Implementation of a new EMR (GE Healthcare Centricity) was completed in four phases, with “go-live” occurring between March 2007 and June 2007. The key phase features are shown in Table 1. EMR functionalities believed to improve quality and safety were progressively integrated into workflows, and their use was encouraged with incentives and regular feedback. Since 2007, we have completed two system upgrades; the current system (GE Centricity v9.5) is certified for meaningful use by the Certification Commission for Health Information Technology.
EMR training included a combination of self-study, work with super-users, and on-site training. Immediately prior to go-live, staff attended one four-hour classroom training session. Schedules were reduced to 50 % and then 75 % of baseline during the first two weeks, and on-site “super-user” support was provided. During and after implementation, input from a variety of indicators, including the safety assessments reported below, was used to inform and refine our EMR workflows, training, and support processes.
We assessed safety needs in our practices for the first time at the end of EMR implementation, in June 2007 (T1). We repeated the assessment in January 2009, 1.5 years after implementation (T2); and again in December 2010, approximately 2.5 years (T3) after the initial assessment. Each assessment bundled safety culture surveys and practice-specific needs into a web-based response collector, and links to the collector were distributed by email to employees. The T1 survey was completed using a general survey tool (SurveyMonkey.com, LLC; Palo Alto, CA), and T2 and T3 surveys were completed using a commercial surveyor (Pascal Metrics HealthBench™ Version 1.7; Pascal Metrics Inc., Washington, DC). Our institutional review board approved this study.
Safety culture was assessed with the Safety Attitudes Questionnaire (SAQ), a well-studied and psychometrically validated tool that categorizes organizational safety culture along seven domains: teamwork, safety climate, job satisfaction, stress recognition, working conditions, and perceptions of local and executive management.29 The SAQ rates agreement with a series of statements (e.g., “Medical errors are handled appropriately in this office”) on a five-point Likert scale, with both “agree” and “strongly agree” counting as a positive response. Positive responses are reported as a percentage of all responses. The percentage of positive responses in each domain suggests actionable items, with <60 % indicating “high risk” areas, and 60 % to ≤80 % suggesting areas that need attention.
Minor changes in SAQ question wording, as described by others, were made to tailor the survey to our ambulatory practices.30 Twenty-nine questions were common to all SAQ surveys. (Table 2) Responses were compared directly to evaluate our safety culture over time.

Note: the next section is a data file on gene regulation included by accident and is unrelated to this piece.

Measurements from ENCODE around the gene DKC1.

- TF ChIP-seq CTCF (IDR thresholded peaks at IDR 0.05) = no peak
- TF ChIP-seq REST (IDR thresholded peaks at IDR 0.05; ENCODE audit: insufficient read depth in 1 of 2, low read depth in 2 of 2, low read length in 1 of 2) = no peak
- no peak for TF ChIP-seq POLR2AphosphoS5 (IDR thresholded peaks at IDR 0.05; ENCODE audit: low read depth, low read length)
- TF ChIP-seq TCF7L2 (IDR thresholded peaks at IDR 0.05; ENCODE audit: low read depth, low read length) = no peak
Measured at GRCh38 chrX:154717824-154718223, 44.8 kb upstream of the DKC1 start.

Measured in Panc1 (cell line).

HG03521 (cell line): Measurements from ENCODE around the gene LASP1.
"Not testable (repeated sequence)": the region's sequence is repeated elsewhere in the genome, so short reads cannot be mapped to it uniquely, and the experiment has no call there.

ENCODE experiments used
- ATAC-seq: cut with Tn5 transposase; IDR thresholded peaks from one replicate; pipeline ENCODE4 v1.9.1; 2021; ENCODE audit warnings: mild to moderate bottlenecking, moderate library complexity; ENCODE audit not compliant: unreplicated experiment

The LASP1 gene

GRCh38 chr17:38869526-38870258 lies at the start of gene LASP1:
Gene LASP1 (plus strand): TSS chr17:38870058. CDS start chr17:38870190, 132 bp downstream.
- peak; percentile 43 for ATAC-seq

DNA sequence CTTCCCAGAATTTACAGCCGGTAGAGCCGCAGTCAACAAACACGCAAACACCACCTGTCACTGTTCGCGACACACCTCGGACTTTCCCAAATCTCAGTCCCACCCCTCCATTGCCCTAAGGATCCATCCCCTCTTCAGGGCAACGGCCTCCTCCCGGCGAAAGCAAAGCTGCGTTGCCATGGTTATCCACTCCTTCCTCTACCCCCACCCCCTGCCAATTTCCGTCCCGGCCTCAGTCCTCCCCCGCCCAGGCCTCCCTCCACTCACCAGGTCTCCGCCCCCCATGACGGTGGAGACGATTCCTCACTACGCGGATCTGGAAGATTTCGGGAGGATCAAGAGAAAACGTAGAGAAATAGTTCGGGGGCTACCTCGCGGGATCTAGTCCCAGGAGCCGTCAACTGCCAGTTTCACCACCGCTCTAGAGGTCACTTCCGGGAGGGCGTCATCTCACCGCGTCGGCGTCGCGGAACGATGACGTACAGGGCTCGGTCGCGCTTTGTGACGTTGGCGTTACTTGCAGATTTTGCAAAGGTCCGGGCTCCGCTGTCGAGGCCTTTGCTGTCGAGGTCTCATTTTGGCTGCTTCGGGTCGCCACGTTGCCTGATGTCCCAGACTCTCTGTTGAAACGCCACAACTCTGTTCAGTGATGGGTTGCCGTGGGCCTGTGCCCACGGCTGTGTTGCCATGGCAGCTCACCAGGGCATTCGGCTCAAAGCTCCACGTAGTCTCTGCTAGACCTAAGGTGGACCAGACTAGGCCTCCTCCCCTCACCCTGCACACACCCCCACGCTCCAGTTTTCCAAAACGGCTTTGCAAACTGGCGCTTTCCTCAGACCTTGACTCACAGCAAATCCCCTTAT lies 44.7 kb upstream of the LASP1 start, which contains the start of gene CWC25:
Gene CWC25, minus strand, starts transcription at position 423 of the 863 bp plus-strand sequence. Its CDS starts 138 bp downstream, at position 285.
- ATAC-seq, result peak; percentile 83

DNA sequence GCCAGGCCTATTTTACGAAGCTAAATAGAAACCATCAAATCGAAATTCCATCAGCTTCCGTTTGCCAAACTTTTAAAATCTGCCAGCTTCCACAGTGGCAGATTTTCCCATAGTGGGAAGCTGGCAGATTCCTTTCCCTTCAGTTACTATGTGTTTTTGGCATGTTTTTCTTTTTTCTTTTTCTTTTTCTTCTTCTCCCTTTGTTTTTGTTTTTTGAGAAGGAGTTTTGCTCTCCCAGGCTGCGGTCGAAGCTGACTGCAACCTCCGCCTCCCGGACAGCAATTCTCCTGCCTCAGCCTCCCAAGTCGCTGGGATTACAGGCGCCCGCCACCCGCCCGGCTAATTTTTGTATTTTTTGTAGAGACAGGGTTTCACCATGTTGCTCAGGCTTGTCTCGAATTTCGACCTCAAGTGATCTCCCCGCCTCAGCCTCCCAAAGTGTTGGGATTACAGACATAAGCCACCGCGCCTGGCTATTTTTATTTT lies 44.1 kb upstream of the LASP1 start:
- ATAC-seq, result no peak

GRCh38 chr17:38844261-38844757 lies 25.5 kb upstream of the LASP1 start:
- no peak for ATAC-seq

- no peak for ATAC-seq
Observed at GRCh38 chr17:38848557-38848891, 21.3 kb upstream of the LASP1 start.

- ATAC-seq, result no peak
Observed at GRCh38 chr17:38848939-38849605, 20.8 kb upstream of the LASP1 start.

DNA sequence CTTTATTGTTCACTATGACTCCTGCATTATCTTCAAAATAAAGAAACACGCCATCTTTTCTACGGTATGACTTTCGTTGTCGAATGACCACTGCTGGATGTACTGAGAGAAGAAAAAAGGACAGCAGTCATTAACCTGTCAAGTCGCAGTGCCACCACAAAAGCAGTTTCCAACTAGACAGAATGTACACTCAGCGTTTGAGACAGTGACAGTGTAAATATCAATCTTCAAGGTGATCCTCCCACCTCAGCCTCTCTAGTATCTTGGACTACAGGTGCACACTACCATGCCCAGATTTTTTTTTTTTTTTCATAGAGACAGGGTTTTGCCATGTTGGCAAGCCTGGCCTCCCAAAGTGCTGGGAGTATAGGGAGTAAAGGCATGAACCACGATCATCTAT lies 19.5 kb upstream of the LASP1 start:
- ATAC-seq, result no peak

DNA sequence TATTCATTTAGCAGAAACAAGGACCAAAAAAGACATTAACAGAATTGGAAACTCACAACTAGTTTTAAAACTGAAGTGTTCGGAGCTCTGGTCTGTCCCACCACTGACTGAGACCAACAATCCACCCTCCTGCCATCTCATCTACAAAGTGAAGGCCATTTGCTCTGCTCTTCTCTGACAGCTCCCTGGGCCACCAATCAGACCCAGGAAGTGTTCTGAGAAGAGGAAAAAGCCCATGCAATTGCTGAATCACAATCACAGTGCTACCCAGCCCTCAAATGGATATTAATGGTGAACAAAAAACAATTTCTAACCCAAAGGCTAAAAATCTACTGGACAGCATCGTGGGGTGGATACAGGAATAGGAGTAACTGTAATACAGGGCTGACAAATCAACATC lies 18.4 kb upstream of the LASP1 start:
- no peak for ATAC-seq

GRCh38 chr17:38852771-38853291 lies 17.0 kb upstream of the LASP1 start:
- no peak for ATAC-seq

Each survey was supplemented by a practice-specific needs assessment, developed by quality and safety leadership to assess actionable issues specific to our practices at a more detailed level than permitted by the SAQ. Issues presented through a variety of channels, including safety reports, committee input, and informal communications. Because most leaders were super-users, we directly observed how clinicians used and misused the EMR. Some practice-specific needs assessment questions were common to all surveys. For example, each survey requested respondents to indicate their greatest safety concern. In T1, the question was phrased “Of the issues listed below, which one do you think has the most important impact on safety.” In T2 and T3, that question was phrased as “Of the (safety) issues listed, which one do you think needs management attention the most.” In T2 and T3, the practice-specific needs assessment asked respondents to rate the EMR impact on safety.
Other practice-specific needs assessment questions were designed to collect detailed data on specific issues and were not repeated. For example, T1 included the open response question, “What can management do to improve safety issues reporting?”, which directly relates to the ‘safety climate’ SAQ domain. We addressed these issues, and monitored the impact of our efforts with the SAQ ‘safety climate’ domain in subsequent assessments.
The percentage of positive responses was calculated using a denominator that excluded non-respondents and respondents answering “not applicable”. To calculate “domain” averages shown in Table 3, the percentage of positive responses in questions comprising that domain were averaged, after correcting for negatively worded questions by subtracting percent agreement from 100 %. We used chi-square test to calculate P-values assuming independent samples from all three years. Since survey data were collected anonymously, we were not able to adjust for the possible within-person correlations across three years.
The response rates and respondent characteristics for our safety assessments are shown in Table 2. Of primary care providers surveyed, 83.7 %, 85.3 %, and 78.5 % completed surveys at T1, T2, and T3, respectively. Despite growth of our primary care provider group during the study period, the distribution of characteristics and specialties was similar in all three surveys. More than 80 % of primary care providers included in the T1 survey were present at T3.